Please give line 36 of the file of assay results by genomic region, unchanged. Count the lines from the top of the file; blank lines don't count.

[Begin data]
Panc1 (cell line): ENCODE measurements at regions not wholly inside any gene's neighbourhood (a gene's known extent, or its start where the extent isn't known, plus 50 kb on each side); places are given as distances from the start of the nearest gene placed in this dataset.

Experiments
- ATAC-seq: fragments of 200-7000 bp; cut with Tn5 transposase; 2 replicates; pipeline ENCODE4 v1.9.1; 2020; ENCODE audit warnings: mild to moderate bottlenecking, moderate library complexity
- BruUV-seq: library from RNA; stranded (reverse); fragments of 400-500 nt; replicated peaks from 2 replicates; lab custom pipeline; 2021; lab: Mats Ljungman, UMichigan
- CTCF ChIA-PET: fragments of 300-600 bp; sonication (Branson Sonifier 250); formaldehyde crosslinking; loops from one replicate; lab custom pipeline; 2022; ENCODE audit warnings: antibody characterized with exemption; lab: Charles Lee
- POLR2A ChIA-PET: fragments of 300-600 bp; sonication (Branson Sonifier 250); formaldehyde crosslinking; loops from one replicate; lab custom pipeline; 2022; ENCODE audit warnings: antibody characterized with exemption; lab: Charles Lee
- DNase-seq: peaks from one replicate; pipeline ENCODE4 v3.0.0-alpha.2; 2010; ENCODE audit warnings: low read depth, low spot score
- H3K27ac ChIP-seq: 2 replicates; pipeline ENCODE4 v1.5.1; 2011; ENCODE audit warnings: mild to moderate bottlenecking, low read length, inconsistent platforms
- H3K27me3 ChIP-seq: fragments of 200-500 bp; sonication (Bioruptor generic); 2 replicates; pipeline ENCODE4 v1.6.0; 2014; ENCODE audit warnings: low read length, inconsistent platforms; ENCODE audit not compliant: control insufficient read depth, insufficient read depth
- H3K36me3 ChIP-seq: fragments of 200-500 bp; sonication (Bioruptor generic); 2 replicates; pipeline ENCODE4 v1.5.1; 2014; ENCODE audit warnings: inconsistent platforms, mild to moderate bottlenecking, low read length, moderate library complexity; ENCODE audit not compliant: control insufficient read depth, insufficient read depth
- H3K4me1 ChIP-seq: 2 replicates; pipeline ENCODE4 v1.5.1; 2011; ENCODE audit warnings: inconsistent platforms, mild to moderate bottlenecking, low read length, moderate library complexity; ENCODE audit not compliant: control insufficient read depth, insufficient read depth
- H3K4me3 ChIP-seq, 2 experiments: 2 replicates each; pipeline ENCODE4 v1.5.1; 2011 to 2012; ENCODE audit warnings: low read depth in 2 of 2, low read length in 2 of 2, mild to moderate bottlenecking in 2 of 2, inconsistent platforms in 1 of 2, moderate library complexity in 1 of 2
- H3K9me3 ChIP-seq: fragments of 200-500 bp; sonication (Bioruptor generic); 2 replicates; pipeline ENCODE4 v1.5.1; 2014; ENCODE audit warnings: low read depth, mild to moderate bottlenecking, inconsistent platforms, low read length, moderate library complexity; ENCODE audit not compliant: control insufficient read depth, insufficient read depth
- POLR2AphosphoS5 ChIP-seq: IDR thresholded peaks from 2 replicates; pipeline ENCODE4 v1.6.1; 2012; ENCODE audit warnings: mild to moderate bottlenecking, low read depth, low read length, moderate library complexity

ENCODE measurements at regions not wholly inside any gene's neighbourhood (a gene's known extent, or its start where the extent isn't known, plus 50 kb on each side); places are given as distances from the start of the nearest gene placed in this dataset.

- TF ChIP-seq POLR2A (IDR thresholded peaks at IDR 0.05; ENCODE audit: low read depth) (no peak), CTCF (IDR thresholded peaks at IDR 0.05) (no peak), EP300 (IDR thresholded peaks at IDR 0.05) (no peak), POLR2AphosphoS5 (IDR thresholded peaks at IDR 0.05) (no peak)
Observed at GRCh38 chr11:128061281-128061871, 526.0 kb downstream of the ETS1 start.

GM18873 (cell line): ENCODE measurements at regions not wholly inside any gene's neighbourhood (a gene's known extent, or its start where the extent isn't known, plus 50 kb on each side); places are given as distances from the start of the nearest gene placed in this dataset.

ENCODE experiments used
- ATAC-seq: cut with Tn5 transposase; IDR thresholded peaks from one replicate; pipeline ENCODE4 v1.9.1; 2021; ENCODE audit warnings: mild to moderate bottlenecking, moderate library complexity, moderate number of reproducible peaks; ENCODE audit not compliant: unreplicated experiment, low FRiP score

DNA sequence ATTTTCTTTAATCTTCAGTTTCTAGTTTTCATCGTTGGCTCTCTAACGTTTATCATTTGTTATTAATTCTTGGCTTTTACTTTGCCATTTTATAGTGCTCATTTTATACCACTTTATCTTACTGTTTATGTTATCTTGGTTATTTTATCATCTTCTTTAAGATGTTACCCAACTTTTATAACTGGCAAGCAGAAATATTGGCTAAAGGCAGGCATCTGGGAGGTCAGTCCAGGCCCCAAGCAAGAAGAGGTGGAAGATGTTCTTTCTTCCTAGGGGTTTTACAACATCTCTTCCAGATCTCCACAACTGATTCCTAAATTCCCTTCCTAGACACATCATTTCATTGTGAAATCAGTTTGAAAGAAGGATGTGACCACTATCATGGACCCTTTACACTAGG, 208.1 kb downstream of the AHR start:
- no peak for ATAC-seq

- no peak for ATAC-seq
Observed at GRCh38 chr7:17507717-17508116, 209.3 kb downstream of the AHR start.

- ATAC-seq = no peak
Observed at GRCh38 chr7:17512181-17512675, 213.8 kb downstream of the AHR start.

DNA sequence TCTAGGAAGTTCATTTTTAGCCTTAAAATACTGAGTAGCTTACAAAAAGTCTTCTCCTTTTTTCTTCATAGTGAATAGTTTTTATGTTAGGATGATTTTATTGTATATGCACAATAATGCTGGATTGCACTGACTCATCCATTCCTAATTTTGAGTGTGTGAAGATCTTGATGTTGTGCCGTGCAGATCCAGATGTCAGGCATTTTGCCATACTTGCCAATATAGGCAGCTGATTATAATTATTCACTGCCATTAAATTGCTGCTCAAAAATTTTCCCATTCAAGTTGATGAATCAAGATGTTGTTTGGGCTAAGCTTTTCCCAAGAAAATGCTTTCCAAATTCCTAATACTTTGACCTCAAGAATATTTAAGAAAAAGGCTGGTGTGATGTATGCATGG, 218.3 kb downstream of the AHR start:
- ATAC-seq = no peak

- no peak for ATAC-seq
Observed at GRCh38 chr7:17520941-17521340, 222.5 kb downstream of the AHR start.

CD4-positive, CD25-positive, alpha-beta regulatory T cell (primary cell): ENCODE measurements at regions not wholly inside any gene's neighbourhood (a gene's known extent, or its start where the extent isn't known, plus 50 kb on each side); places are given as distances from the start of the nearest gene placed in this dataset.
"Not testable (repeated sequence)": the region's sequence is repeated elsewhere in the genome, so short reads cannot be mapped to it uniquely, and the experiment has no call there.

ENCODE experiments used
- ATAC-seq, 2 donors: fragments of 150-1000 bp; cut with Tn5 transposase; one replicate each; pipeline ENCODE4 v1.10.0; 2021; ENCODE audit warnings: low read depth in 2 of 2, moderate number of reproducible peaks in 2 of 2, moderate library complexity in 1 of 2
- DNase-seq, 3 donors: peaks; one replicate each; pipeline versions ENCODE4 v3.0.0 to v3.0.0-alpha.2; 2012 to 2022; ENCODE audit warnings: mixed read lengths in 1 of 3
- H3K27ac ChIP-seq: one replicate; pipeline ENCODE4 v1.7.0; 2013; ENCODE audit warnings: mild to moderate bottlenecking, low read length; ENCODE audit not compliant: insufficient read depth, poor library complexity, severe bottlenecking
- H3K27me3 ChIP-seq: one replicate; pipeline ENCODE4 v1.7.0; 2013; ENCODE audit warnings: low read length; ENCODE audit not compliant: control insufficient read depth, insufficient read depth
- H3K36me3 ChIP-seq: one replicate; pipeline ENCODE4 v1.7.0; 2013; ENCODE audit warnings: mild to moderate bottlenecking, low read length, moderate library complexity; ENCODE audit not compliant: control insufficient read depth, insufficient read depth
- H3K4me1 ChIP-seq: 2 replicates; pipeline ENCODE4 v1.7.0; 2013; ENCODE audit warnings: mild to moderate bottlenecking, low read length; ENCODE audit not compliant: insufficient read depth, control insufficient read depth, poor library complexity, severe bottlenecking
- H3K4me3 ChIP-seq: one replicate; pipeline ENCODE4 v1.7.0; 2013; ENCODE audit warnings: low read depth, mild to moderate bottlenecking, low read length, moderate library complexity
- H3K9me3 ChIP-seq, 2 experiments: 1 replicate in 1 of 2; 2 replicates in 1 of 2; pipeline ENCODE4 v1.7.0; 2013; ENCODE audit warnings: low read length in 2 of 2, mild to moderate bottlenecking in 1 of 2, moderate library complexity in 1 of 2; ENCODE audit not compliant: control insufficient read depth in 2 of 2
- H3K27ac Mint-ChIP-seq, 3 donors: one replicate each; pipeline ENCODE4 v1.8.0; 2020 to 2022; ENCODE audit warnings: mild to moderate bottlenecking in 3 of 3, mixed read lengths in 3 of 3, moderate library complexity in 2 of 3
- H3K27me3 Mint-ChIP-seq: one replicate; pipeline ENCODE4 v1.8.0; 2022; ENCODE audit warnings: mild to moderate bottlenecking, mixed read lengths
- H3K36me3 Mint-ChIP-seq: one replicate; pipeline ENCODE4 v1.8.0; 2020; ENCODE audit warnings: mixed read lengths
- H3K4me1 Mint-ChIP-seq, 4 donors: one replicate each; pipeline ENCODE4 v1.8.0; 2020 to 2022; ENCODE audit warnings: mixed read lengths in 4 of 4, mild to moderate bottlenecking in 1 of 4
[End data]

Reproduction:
- H3K27ac ChIP-seq: one replicate; pipeline ENCODE4 v1.7.0; 2013; ENCODE audit warnings: mild to moderate bottlenecking, low read length; ENCODE audit not compliant: insufficient read depth, poor library complexity, severe bottlenecking